6.64 million: Unemployment claims surge as states await federal guidance

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WASHINGTON — More than 6.64 million workers filed initial claims for unemployment insurance in the week ending March 28, exceeding the 3.3 million who filed claims a week earlier, the Labor Department reported Thursday.

The record-setting filings in the most recent two weeks as the COVID-19 pandemic forces the shutdown of many businesses may nevertheless not be an accurate reflection of the depth of the employment problem as states provide different guidance on the benefits available.

“Similar to last week’s unemployment claims numbers, today’s report reflects the sacrifices American workers are making for their families, neighbors, and country in order to ‘slow the spread,’” Labor Secretary Eugene Scalia said in a statement. “The Administration continues to act quickly to address this impact on American workers.”

Some states, such as New York, have encouraged applications for the new benefits made available by the more than $2 trillion economic rescue enacted March 27 while other states still post guidance that does not reflect changes.

New York’s Department of Labor is alerting the newly unemployed to the possibility of 39 weeks of benefits with an additional benefit of $600 a week. It is accepting applications now for the benefits.

“The site is so deluged that it keeps crashing, because you literally have hundreds of thousands of people at any time trying to get on the site,” New York Gov. Andrew Cuomo said at a March 31 press conference.

State officials said that call volume, normally about 50,000 daily, had reached 1.2 million the day before and 7.8 million the previous week.

Florida, by contrast, has posted guidance that does not reflect enhanced benefits offered by the economic rescue bill. It refers to unemployment using its preferred term, reemployment assistance.

“You can file an application to determine the possibility of receiving Reemployment Assistance benefits,” the Florida Department of Economic Opportunity says, in its posted guidance on COVID-19. “However, self-employed individuals generally do not pay Unemployment Insurance taxes and are not eligible for benefits.”

The economic rescue package enacted last week includes many self-employed in the unemployment insurance benefits.

The association that represents state unemployment agencies in Washington referred to the importance of obtaining guidance from the Labor Department on how to implement the new benefits.

“States have been reviewing the new unemployment insurance options included in the CARES Act and once provided with further instructions from the federal government, will work to implement them as quickly and efficiently as possible,” the National Association of State Workforce Agencies said in a March 30 statement, using the acronym for the economic rescue legislation.

The Labor Department held a conference call on Wednesday at which Scalia and presidential adviser Ivanka Trump spoke about a new regulation that will govern paid sick leave and paid family and medical leave provisions of earlier coronavirus legislation. But neither took questions from reporters.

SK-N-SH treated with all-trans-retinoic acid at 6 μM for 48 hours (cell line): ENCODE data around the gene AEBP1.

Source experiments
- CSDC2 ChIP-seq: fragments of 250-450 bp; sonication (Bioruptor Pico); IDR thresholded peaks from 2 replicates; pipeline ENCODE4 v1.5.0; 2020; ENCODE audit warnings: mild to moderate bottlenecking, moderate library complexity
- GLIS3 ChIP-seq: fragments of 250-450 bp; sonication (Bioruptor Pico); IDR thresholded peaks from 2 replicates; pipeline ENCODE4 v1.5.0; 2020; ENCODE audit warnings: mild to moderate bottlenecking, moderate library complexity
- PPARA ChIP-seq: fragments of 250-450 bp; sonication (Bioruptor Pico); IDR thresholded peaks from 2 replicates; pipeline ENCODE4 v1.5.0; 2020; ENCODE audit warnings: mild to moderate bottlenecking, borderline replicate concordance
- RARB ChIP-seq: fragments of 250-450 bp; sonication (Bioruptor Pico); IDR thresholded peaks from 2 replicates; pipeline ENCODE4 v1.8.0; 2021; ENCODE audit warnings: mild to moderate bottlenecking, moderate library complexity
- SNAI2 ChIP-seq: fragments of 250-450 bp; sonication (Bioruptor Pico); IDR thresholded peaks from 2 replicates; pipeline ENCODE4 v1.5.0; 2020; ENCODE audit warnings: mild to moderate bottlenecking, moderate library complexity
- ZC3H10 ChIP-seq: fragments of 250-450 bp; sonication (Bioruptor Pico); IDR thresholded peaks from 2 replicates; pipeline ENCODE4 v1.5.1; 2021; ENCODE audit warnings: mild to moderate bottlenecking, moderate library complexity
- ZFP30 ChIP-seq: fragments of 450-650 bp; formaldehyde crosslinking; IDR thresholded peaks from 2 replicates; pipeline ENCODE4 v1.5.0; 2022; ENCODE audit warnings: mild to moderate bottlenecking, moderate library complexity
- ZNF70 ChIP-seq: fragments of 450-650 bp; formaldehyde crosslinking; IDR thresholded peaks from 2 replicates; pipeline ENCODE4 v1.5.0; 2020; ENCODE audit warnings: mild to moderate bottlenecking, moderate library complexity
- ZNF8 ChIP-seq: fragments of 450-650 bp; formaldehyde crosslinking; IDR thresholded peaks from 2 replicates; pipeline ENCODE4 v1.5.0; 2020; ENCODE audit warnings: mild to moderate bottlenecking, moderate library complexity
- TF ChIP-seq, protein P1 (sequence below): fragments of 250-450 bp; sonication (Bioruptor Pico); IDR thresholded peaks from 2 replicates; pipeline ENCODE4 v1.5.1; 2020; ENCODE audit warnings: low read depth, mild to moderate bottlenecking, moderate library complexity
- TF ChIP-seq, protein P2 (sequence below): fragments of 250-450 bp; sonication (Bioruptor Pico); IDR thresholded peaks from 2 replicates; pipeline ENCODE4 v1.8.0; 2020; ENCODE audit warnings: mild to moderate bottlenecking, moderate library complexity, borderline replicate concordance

The department has provided some guidance on flexibility that states have to adjust unemployment eligibility based on the COVID-19 emergency. For instance, states may pay benefits if an individual is quarantined but expects to return to work or a worker leaves the job due to risk of infection or to care for a family member.

A senior Labor Department official, speaking on background, said that officials are working on guidance for state agencies that must administer the new unemployment benefits but did not provide a timeline for release.

Others states also report a surge in queries.

Francisco Gamez, a spokesman for the Texas Workforce Commission, said in an email that in the last 18 days, the agency had helped more than half a million people file for unemployment benefits, compared to 700,000 claims in all of 2019.

“We are expanding both our technological and staff capabilities to meet our current needs. We have extended our hours of operation and are open Saturdays. We are hiring new staff,” Gamez said. “We are committed to helping every single Texan in need.”

California’s Employment Development Department also reported a surge in benefit queries. For the week ending March 21, the agency processed 186,809 unemployment claims, roughly three times the level of the prior weeks.

“The EDD has reviewed the federal CARES Act and like all other states, we are currently awaiting further guidance from US Department of Labor (DOL) in order to implement the various provisions,” a spokesperson said earlier this week. “That includes all of the parameters needed to establish a new 13-week extension of benefits paid for by the federal government when someone exhausts their regular UI claim during an established timeline.”

“In addition, the Pandemic Unemployment Assistance is a brand new program. EDD is working with deliberate speed to stand up this new program and the other new provisions to serve unemployed Californians,” the spokesman said, in an e-mailed statement.


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